NONCONFORMIST Synonyms: 55 Synonyms & Antonyms for NONCONFORMIST

There is a tension between the desire to be in a homogeneous group to minimize the conflicts on group decisions and the concern from rank discussed above. I will comment on the assumption in the restaurant example that the group to which individuals belonged was exogenous. This is essentially the local public goods result that homogeneous communities are optimal in a simple model like this (cf. Post-structuralists differ on the kinds of sources they use when constructing a genealogy.

The core thematic of this approach concerned social order, socialization, and the reproduction of the social system. The grand theorist of American sociology, Talcott Parsons, employed Freudian ideas to understand how basic symbols and values are internalized by human subjects throughout the socialization process. In this approach, it is the linkage of personality structure, the social system, and the cultural system that is stressed. Unlike Marcuse’s and Adorno’s emphasis on the social manipulation of the unconscious, Parsons finds a kind of preestablished harmony between the individual and society. More recent work stresses the role of orbitofrontal cortex in conformity not only at the time of social influence, but also later on, when participants are given an opportunity to conform by selecting an action. In particular, Charpentier et al. found that the OFC mirrors the exposure to social influence at a subsequent time point, when a decision is being made without the social influence being present.

For example, a group could allow any member to “veto” a restaurant as being too expensive. This is equivalent to letting the poorest individual in the group choose the restaurant. These two alternative social arrangements lead to different reduced form utility functions, even if we fixed completely the characteristics of the members of a group. This induces every member of the group to work more; as in the ranking case, any attempt can you handwrite 1099 to understand the different economic behavior of two such groups is hopeless unless the social arrangements are part of the analysis. Moreover, a study suggests that the effects of group size depend on the type of social influence operating. This means that in situations where the group is clearly wrong, conformity will be motivated by normative influence; the participants will conform in order to be accepted by the group.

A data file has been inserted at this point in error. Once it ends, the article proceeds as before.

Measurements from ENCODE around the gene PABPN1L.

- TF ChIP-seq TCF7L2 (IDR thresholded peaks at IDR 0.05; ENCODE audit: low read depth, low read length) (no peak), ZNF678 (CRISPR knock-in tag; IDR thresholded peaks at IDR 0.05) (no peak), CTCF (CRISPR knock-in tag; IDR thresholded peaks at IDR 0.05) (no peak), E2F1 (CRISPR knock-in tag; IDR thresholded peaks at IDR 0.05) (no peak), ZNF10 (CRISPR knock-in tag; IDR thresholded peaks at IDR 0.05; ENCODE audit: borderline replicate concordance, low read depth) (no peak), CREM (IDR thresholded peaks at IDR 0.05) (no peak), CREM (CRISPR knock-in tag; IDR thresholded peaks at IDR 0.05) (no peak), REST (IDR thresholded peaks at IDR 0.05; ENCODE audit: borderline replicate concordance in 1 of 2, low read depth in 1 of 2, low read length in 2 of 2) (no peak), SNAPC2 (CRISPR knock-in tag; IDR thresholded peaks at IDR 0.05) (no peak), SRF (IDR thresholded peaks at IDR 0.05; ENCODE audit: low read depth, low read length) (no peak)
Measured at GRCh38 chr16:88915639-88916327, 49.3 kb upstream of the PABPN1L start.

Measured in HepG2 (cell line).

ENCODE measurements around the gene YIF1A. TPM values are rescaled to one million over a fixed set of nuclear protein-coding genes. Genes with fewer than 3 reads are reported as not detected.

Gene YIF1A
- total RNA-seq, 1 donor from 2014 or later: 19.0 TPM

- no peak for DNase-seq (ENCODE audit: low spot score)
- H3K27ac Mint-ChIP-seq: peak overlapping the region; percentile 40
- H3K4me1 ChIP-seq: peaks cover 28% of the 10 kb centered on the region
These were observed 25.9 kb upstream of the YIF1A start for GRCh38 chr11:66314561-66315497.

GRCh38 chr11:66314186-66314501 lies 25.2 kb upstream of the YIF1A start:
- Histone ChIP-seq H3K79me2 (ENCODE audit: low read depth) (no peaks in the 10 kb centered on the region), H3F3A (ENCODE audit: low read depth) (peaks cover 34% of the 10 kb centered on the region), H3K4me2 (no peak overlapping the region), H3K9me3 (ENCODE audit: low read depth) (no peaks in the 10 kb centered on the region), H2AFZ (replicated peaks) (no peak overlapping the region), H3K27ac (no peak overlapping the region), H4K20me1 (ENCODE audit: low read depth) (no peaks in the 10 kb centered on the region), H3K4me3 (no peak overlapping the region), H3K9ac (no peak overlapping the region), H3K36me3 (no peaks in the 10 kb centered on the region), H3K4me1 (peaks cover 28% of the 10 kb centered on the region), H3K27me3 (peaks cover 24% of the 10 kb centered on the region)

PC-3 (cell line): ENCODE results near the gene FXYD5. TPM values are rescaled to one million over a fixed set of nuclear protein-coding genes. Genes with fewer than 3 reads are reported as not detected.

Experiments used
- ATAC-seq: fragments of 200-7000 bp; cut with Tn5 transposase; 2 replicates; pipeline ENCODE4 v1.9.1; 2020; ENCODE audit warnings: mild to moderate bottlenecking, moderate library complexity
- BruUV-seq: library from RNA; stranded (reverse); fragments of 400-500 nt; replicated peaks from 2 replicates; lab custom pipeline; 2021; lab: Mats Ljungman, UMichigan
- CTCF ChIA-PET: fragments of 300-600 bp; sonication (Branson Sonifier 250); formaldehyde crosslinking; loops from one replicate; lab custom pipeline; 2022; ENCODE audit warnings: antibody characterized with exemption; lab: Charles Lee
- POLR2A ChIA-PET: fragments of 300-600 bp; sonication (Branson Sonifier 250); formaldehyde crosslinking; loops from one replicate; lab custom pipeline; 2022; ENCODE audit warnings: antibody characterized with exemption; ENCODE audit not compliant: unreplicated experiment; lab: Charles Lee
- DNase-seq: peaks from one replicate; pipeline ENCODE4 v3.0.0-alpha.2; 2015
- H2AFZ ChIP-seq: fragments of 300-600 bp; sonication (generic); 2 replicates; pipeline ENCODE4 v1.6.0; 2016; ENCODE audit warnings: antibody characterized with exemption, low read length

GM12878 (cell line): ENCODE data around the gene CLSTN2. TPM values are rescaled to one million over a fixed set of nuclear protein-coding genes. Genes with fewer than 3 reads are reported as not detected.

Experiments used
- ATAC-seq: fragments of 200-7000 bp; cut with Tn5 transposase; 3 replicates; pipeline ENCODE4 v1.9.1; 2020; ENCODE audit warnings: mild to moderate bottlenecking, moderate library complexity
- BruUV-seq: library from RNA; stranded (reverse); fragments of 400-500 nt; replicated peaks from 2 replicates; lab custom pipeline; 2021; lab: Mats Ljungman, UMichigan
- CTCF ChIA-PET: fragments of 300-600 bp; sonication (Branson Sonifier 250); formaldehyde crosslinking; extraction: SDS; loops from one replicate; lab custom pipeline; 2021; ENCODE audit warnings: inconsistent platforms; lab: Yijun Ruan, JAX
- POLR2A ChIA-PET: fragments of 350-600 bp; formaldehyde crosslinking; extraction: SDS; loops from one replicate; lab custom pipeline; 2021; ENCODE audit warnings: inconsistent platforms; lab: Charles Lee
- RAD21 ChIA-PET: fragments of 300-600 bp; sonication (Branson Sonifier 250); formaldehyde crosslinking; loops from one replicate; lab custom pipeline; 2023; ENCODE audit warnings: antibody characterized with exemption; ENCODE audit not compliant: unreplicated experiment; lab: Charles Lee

For Foucault, the sources are social practices; for Deleuze, they are Nietzschean forces; for Lyotard, both, depending on what stage in his writings one chooses. Nevertheless, post-structuralists converge in their use of genealogies to account for the objects they wish to treat, and this convergence opens out onto two central post-structuralist commitments. First and foremost, unified founding accounts of our experience are misguided. Such accounts fail to capture what is significant in our experience because they misascribe it to a single origin. The structuralist attempt to offer a key to unlock the structuring of our experience, then, is bound to be mistaken. Second, since many theoretical studies, and philosophy especially, attempt to offer unified founding accounts, perhaps the proper objects of genealogical study are the accounts themselves, or at least crucial aspects of them.

As another rabbi wrote to me, “The only thing that a non-conformist hates more than a conformist is another nonconformist who does not conform to their standard of non-conformity.” Help support Wordnik (and make this page ad-free) by adopting the word conformist. Noun One who conforms or complies; esp., one who conforms to the Church of England, or to the Established Church, as distinguished from a dissenter or nonconformist.

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